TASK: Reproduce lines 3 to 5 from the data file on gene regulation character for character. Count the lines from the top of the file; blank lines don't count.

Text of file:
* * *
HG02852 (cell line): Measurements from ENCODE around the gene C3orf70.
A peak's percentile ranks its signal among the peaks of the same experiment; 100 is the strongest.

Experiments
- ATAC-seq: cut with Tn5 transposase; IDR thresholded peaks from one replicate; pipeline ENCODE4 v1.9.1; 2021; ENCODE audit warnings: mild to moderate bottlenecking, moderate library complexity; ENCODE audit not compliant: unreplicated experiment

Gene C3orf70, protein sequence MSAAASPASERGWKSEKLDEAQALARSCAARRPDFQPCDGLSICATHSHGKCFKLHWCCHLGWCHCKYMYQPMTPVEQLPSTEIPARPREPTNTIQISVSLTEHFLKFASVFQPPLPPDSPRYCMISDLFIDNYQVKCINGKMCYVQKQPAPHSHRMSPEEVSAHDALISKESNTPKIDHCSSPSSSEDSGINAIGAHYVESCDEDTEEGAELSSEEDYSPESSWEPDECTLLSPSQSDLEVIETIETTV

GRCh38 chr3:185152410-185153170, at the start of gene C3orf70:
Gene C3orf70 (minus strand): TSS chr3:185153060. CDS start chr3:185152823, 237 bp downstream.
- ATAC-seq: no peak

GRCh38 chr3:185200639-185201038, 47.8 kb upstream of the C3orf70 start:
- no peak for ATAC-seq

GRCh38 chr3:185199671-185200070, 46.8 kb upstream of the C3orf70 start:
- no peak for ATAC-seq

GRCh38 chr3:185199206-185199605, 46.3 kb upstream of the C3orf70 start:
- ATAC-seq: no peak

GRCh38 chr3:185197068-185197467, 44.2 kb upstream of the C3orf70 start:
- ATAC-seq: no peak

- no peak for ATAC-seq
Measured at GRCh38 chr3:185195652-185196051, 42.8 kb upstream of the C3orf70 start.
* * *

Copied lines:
Experiments
- ATAC-seq: cut with Tn5 transposase; IDR thresholded peaks from one replicate; pipeline ENCODE4 v1.9.1; 2021; ENCODE audit warnings: mild to moderate bottlenecking, moderate library complexity; ENCODE audit not compliant: unreplicated experiment

Gene C3orf70, protein sequence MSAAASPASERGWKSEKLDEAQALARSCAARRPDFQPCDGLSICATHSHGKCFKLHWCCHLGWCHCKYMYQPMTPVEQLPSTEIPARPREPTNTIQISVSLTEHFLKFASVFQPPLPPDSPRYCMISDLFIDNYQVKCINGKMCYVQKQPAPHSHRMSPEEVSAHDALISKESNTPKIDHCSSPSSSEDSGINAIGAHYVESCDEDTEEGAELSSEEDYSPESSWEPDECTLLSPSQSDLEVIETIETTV